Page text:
A case report of adalimumab-associated optic neuritis
© The Author(s) 2012
Received: 25 July 2011
Accepted: 28 December 2011
Published: 24 January 2012
To describe a case of retrobulbar optic neuritis that presented within 3 weeks of adalimumab treatment initiation.
This index case was evaluated with visual field testing, brain magnetic resonance imaging, lumbar puncture, and laboratory evaluation, and treated with intravenous methylprednisolone followed by a steroid taper.
Our patient made a full visual recovery, but was found to have extensive T2/FLAIR foci of hyperintensities that enhanced and had restricted diffusion on magnetic resonance imaging (MRI). Six months later, these demyelinating lesions still persisted and our patient was initiated on immunomodulatory treatment.
With the extensive burden of disease at presentation and persistence of lesions on follow-up MRI, this unusual case seems to suggest an unmasking of an underlying demyelinating process by adalimumab. The clinician should be mindful of this association and monitor for any manifestations and treat appropriately.
This report describes a case of adalimumab associated retrobulbar optic neuritis, of which two cases have been reported thus far in the literature . Adalimumab is a recombinant monoclonal antibody that binds to the cytokine tumor necrosis factor (TNFα). Various demyelinating disorders such as optic neuritis, multiple sclerosis, transverse myelitis, and Guillain–Barré have been reported in association with TNFα antagonist therapy [2–4].
The patient is a 42-year-old African-American female with a 20-year history of a chronic idiopathic non-granulomatous anterior uveitis. Her medical history includes hypertension and genital and oral herpes, for which she was maintained on valcyclovir. Her previous evaluations for the uveitis included non-reactive FTA-ABS and RPR, negative tuberculin skin test, negative serologies of ANCA, ANA, anti-double stranded DNA, rheumatoid factor, Lyme EIA, and normal ACE level, gallium scan and chest X-ray.
Within a few weeks, she experienced complete resolution and subsequent follow-up visual fields have been full. Six months afterwards, repeat imaging demonstrated no significant interval change in the multiple T2/FLAIR foci of hyperintensities. Several of the lesions still had faint restricted diffusion. Our patient has remained symptom free and has started on immunomodulatory therapy.
Since the introduction of TNFα antagonists into clinical use in 1998, three TNFα antagonists have been approved: two recombinant human monoclonal antibodies adalimumab and infliximab and a soluble receptor etanercept. TNFα antagonists have been found to be efficacious in the treatment of many immune mediated inflammatory diseases, including rheumatoid arthritis, polyarticular juvenile rheumatoid arthritis, Crohn's disease, psoriatic arthritis, and ankylosing spondylitis.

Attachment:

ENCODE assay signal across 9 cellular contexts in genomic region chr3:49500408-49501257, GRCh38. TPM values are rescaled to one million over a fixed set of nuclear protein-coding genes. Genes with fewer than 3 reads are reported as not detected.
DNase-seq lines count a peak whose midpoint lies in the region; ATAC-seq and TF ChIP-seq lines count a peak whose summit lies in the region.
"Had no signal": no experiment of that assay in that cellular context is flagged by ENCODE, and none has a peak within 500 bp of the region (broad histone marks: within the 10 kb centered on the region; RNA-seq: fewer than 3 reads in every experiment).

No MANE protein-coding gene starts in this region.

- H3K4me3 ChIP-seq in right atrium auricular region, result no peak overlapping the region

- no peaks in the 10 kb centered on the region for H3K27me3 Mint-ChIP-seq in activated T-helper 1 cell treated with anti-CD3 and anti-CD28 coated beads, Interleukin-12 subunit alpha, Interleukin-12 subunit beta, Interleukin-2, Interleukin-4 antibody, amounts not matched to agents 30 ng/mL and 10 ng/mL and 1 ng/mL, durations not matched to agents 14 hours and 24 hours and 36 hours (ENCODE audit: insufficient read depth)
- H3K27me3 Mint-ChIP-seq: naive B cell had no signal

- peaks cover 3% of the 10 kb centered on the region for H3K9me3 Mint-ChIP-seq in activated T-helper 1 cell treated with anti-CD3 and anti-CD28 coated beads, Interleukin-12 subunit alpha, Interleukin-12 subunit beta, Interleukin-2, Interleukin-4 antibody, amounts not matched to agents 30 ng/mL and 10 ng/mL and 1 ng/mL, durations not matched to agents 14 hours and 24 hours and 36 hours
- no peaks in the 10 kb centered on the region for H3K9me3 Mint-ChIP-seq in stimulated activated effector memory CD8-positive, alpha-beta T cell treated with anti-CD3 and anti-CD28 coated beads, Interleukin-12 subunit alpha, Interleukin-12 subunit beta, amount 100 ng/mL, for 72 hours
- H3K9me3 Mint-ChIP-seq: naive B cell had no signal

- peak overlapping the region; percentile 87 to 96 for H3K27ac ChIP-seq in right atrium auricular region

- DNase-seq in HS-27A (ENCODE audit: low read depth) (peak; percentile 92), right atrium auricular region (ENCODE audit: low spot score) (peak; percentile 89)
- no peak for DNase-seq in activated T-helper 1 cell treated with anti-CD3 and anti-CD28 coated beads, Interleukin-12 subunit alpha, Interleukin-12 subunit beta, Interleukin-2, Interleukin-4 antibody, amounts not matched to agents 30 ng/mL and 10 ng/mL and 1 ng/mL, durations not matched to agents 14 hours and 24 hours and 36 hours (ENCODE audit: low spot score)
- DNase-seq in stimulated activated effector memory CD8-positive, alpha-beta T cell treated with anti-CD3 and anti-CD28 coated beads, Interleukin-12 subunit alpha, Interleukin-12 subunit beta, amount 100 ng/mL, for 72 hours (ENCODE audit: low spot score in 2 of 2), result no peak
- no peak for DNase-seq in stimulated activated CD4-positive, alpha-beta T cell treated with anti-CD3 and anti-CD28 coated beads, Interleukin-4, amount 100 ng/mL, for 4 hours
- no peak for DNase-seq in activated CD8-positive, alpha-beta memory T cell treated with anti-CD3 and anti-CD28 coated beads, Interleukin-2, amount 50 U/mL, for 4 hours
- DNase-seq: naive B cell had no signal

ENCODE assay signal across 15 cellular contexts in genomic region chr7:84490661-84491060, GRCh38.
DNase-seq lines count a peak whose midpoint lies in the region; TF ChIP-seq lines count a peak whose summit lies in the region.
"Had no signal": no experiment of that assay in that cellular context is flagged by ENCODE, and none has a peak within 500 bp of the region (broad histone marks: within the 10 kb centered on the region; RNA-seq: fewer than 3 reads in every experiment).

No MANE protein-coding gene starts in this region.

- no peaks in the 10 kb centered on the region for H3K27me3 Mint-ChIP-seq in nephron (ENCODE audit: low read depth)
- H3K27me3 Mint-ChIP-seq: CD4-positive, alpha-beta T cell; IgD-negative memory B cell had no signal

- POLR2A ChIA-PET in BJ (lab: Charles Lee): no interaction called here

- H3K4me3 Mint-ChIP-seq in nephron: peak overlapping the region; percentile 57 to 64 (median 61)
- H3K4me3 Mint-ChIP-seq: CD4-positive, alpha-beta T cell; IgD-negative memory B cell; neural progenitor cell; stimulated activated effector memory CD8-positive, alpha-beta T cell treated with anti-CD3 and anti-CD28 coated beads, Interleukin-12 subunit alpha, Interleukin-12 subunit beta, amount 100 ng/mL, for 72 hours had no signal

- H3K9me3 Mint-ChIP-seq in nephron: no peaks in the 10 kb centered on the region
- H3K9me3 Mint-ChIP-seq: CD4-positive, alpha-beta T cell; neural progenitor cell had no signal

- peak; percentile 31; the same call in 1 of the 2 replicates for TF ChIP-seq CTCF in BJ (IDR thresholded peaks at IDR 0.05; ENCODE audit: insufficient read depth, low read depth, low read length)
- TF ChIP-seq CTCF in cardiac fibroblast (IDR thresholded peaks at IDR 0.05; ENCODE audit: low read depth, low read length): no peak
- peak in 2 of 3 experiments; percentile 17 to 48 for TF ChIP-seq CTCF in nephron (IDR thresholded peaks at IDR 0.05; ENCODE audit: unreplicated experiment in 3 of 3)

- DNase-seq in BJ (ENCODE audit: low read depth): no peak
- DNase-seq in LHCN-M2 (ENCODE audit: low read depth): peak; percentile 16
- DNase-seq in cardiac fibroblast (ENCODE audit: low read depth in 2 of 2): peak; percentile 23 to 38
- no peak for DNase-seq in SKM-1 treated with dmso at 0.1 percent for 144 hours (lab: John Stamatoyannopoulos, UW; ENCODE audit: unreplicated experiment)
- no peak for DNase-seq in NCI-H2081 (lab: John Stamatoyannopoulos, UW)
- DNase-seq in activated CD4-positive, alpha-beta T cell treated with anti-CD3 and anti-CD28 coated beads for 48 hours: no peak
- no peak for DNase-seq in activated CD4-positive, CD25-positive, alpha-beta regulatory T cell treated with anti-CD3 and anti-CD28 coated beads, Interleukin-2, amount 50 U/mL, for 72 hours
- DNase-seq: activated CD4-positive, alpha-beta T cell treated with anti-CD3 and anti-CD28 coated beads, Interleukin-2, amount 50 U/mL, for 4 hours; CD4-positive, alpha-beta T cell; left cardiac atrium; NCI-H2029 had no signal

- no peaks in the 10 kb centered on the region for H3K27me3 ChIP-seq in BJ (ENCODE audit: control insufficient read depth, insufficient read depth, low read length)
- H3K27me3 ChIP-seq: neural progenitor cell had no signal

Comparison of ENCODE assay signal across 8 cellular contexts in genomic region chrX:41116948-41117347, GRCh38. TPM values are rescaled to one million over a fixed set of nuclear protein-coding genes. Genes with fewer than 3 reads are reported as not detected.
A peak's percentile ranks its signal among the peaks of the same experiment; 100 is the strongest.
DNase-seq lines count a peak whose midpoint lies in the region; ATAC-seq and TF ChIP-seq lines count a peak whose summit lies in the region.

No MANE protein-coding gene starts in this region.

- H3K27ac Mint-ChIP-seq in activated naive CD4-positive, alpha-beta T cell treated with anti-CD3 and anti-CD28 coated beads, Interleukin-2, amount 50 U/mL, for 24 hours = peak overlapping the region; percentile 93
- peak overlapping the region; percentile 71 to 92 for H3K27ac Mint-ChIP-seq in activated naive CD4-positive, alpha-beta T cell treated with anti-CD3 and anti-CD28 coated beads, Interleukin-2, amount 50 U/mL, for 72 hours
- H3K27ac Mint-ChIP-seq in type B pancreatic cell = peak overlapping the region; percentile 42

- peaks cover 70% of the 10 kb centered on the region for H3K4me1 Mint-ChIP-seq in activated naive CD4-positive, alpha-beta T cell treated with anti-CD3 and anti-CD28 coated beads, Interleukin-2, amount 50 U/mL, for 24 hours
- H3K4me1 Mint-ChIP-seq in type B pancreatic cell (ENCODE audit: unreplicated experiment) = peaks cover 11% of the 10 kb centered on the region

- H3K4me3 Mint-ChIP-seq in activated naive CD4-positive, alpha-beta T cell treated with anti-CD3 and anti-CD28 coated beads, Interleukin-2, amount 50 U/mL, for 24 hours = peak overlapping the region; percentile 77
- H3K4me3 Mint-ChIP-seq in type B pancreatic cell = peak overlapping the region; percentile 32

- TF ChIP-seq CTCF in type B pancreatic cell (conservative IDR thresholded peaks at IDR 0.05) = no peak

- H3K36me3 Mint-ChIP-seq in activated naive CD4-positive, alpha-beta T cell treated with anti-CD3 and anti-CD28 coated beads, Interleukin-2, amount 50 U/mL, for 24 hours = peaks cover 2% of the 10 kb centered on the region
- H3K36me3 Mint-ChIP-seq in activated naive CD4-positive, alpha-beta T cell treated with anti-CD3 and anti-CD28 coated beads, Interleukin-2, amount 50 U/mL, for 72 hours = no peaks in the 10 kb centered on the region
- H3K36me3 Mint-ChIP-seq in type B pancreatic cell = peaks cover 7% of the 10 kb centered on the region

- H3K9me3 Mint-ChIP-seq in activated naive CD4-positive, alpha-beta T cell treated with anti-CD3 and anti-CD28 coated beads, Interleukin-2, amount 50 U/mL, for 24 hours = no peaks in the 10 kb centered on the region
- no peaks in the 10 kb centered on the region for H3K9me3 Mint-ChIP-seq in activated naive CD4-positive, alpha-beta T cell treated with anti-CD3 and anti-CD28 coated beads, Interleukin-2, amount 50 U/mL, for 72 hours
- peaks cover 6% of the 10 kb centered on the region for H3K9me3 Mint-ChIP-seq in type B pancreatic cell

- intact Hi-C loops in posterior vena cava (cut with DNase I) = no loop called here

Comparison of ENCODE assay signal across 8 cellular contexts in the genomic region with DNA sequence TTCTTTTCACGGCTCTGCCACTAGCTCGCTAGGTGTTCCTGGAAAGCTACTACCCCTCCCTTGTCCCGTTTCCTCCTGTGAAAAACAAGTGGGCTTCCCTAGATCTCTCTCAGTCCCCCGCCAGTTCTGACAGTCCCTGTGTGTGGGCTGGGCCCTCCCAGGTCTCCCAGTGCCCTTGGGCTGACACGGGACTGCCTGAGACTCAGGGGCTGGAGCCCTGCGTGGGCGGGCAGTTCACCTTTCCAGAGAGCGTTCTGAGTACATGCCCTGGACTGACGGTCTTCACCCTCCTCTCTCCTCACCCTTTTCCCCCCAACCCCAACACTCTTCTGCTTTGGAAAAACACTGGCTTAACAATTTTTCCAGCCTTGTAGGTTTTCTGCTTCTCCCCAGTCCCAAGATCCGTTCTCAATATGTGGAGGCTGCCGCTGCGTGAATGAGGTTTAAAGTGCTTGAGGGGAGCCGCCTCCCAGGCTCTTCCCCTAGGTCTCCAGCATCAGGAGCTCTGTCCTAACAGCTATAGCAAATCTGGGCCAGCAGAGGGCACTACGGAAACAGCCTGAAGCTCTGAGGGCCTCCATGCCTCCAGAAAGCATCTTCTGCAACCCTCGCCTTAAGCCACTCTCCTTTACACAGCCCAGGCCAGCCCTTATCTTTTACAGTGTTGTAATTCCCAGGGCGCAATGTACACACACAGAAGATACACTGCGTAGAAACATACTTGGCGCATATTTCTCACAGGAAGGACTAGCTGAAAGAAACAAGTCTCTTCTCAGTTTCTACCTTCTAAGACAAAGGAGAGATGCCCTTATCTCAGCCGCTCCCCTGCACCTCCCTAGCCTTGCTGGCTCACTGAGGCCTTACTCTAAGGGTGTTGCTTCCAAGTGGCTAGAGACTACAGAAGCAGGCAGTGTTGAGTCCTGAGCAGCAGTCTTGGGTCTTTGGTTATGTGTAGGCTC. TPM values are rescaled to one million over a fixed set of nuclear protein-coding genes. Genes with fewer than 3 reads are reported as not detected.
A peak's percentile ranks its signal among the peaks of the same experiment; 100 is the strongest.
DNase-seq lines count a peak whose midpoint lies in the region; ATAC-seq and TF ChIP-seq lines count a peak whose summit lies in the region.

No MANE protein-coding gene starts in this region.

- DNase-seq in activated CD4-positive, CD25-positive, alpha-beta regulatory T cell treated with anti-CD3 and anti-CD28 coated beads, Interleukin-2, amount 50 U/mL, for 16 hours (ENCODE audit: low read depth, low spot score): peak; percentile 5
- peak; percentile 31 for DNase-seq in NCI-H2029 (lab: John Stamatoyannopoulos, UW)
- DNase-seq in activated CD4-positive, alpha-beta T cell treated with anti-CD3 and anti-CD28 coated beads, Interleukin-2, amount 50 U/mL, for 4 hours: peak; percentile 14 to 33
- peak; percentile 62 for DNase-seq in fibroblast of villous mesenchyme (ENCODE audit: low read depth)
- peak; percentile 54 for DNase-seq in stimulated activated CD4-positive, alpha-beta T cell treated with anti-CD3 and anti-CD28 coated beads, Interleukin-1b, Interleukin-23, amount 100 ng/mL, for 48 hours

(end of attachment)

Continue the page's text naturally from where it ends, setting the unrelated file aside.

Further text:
TNFα is a cytokine secreted by T-cells and macrophages that is an important component in the immune-mediation of demyelination. In vivo and in vitro experiments have suggested a correlative relationship between elevated TNFα and the severity of demyelinating disease . The effect of TNF inhibition was investigated in murine experimental autoimmune encephalitis (EAE) and the initial results were promising [6–9]. However, neutralization of TNFα in humans did not result in an improvement in demyelinative disease in multiple sclerosis, but rather it seemed to exacerbate it [10, 11]. Several explanations of its failure in humans include the inability of the TNFα inhibitor to penetrate the blood brain barrier and the complex role that TNFα plays in remyelination and regulation of other cytokines and lymphocytes .
Chung et al.  first described two cases of adalimumab associated optic neuritis. Subsequently, Simsek et al.  reviewed 15 cases of all TNFα antagonist associated optic neuritis in the literature. The interval from the initial administration to presentation ranged from 2 months to 1.5 years (median 7.5 months). All but one were treated with pulse steroids followed by oral steroids. Nine of the 15 patients had a complete visual recovery. Of the eight patients who had a brain MRI reported, only two had findings suggestive of demyelination. After 4 to 6 months, the two with significant MRI findings had only partial visual recovery.